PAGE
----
It really makes me miss the urban disasters of Burnout and wish for something in-between. Without the simulated test facility vibe, it’d be incredible to play a similar game that featured these crashes in a semi-realistic environment of Burnout that gradually changed into a completely bent world with the same layouts that you have in Danger Zone.
Those ridiculous levels at the end of Danger Zone would be so much better if there were city blocks teeming with life spinning around the path you’re driving through. Or farmer’s fields with cows, or whatever. It could be an amazing trip, but the virtual environment ultimately detracts from the fun that is hidden in Danger Zone. Almost every roadway in the game has minimal or no barriers to prevent you from falling off of it, and then landing onto a grid that slowly eats your car and forces you to give up your progress and restart the level.
Just got a grand slam (all of the medals on the level in order) but your car is teetering on the edge of a road? Too bad, it’s going to fall off into the grid.
That grid, and the long load times to restart each medal attempt, really ruin the fun of trying to achieve the best score on each level. This game needs a more dynamic core that is capable of fast restarts when the game ends.
The camera controls are also incredibly frustrating, that the game doesn’t even let you tune the sensitivity for the right thumbstick is ridiculous. It can be incredibly difficult to pan around and figure out where you need to roll your burning wreckage next before the car just starts going without your input.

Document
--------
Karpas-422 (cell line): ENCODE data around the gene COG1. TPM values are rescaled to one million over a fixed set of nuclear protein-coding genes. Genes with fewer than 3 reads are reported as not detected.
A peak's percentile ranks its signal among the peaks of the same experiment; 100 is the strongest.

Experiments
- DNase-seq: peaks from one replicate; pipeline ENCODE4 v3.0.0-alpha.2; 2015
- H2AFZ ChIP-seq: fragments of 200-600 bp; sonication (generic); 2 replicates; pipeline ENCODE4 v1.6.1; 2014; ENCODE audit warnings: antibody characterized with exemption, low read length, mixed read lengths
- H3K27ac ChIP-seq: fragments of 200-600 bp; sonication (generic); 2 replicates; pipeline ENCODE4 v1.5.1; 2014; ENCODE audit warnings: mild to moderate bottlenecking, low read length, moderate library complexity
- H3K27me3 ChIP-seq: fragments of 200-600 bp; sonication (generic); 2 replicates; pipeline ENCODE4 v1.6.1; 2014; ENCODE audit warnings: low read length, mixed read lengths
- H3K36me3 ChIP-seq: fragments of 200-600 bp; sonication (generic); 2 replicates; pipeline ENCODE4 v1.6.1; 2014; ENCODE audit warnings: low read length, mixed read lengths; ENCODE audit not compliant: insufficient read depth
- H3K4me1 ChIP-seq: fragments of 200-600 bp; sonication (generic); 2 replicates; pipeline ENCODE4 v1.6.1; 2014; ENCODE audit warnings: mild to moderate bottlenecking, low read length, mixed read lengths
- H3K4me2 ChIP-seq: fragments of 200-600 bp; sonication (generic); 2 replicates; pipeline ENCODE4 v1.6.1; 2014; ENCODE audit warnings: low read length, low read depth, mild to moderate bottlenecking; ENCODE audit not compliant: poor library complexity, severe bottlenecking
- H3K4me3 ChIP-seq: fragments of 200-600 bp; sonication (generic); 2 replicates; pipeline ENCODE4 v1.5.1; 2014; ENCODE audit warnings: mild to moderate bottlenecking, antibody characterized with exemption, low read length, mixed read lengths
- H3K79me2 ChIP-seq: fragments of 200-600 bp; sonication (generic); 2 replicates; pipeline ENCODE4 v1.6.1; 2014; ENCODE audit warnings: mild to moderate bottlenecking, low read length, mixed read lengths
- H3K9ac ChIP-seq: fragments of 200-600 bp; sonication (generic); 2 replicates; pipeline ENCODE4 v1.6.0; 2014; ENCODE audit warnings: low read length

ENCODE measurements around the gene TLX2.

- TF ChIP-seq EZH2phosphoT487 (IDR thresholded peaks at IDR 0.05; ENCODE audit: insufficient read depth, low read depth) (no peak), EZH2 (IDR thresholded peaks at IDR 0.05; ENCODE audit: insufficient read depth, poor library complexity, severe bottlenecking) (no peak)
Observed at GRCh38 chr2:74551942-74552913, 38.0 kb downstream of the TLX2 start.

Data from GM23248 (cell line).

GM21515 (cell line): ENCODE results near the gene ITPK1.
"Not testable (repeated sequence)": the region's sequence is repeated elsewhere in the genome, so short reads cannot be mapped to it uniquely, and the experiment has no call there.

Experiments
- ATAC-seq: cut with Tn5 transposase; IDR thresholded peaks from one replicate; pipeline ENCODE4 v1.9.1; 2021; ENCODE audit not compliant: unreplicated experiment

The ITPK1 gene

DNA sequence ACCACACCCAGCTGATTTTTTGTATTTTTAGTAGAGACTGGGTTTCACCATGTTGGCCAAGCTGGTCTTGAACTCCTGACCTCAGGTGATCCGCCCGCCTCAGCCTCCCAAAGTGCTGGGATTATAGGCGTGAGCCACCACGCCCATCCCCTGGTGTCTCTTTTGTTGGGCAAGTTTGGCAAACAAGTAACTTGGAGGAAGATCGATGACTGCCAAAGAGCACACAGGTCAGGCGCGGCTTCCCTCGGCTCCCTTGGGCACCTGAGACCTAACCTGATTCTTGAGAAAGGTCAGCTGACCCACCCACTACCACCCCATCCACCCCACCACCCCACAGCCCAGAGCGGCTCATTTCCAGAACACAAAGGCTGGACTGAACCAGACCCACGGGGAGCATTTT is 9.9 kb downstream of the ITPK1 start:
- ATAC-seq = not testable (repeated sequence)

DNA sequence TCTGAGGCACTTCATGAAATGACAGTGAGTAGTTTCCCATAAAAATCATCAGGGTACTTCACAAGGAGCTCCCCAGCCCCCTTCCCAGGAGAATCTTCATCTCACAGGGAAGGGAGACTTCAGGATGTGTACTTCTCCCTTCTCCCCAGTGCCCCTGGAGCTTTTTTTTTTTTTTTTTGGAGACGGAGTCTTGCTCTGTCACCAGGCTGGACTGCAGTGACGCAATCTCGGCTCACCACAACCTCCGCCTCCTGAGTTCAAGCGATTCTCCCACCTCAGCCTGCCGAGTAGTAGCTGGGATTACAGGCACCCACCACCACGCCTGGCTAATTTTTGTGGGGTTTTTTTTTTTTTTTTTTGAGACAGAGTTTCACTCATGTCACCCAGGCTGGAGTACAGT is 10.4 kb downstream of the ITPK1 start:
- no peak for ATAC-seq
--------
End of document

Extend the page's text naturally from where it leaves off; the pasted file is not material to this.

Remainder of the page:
While I could spend some time trying to get better medals on each level I don’t think I’m going to try. It’s a fun game if you are looking for the most bare-bones experience and are incredibly desperate for some more crash mode without resorting to emulation or hooking up an old console. I hope that Three Fields keeps improving this formula, it’s so close to a fantastic crash mode game and already much better than their last attempt at it with Dangerous Golf.
Matt Bitner’s A Robot Named Fight feels like it might be the answer to a question: What if a third-party developer had made a Super Metroid style of game for Sega’s Genesis console?
Here’s the concept: You’re a robot, you fight some meat-monsters until your remains are tossed on a heap of other robots that have failed in their task. Each time the robot named Fight dies another robot you control shoots up a different procedurally generated series of rooms. Each bot is looking for a violent solution to the meat-monster problem, or at least some powerups for now and some upgrades that might be available for the next ‘bot. Ultimately, you must destroy the Megabeast. The developer calls it a “…pulsating moon-sized orb of flesh, eyes, mouths and reproductive organs…”